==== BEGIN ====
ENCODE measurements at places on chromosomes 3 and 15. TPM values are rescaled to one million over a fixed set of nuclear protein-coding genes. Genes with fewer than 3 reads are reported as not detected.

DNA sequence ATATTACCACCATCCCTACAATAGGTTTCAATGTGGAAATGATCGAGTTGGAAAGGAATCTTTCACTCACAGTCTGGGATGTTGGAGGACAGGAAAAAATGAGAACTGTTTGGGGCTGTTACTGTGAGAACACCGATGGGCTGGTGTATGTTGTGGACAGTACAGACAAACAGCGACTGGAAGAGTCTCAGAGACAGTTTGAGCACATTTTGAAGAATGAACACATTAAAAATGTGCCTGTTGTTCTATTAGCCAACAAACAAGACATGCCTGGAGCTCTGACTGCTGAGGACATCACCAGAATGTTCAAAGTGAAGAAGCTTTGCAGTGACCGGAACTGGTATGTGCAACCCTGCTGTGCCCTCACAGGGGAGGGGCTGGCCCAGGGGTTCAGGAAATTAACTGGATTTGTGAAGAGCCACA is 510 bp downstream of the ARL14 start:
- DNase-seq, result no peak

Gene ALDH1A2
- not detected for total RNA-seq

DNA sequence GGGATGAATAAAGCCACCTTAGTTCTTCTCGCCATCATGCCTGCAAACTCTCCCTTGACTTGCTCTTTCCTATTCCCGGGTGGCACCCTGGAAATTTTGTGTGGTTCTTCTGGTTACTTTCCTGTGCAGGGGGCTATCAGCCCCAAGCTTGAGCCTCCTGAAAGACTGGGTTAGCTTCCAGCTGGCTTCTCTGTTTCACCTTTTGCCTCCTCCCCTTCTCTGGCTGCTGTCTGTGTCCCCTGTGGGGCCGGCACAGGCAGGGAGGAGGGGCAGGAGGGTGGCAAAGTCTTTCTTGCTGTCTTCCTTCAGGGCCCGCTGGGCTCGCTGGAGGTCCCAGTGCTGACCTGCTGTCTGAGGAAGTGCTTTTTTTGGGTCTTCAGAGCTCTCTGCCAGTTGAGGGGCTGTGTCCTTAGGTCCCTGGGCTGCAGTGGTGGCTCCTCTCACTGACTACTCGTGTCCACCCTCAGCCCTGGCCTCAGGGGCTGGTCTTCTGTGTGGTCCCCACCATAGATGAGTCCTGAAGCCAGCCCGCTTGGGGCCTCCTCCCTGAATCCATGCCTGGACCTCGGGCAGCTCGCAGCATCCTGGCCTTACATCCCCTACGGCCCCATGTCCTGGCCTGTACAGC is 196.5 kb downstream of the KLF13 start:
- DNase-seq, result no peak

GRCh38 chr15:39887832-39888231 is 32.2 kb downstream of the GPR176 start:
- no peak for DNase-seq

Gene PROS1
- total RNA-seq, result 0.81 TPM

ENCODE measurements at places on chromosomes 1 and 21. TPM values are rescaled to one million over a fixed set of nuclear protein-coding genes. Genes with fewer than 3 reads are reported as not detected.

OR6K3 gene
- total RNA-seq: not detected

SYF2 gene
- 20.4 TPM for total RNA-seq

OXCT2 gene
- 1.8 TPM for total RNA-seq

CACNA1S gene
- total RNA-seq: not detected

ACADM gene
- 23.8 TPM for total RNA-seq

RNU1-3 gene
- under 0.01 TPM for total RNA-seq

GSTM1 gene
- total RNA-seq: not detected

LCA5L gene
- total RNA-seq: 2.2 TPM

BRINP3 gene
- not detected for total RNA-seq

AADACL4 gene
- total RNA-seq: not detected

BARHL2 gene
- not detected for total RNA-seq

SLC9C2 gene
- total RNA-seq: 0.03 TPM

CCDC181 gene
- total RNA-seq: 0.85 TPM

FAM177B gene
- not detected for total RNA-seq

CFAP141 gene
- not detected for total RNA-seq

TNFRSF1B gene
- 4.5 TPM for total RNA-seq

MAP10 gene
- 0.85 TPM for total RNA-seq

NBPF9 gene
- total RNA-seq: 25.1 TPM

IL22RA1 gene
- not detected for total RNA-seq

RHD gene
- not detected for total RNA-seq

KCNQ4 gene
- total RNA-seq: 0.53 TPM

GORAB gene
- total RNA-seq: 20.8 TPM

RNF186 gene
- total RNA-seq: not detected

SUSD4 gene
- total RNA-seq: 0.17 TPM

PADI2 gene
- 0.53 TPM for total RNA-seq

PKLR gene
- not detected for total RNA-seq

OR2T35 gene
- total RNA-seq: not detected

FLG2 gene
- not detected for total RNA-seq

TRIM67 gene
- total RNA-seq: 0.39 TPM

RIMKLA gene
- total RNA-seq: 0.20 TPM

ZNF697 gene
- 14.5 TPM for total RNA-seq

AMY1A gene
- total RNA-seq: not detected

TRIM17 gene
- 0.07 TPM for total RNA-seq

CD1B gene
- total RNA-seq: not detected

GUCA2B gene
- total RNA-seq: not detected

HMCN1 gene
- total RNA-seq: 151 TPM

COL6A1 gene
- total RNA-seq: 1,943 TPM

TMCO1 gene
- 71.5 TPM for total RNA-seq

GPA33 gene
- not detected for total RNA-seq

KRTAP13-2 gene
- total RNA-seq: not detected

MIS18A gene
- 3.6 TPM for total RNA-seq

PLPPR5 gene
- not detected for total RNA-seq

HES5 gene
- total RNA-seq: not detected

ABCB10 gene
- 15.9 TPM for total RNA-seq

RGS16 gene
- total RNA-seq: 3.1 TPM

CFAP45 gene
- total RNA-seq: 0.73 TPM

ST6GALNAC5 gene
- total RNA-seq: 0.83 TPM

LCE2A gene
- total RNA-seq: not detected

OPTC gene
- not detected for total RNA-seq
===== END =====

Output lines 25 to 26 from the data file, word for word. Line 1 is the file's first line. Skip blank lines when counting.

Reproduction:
GSTM1 gene
- total RNA-seq: not detected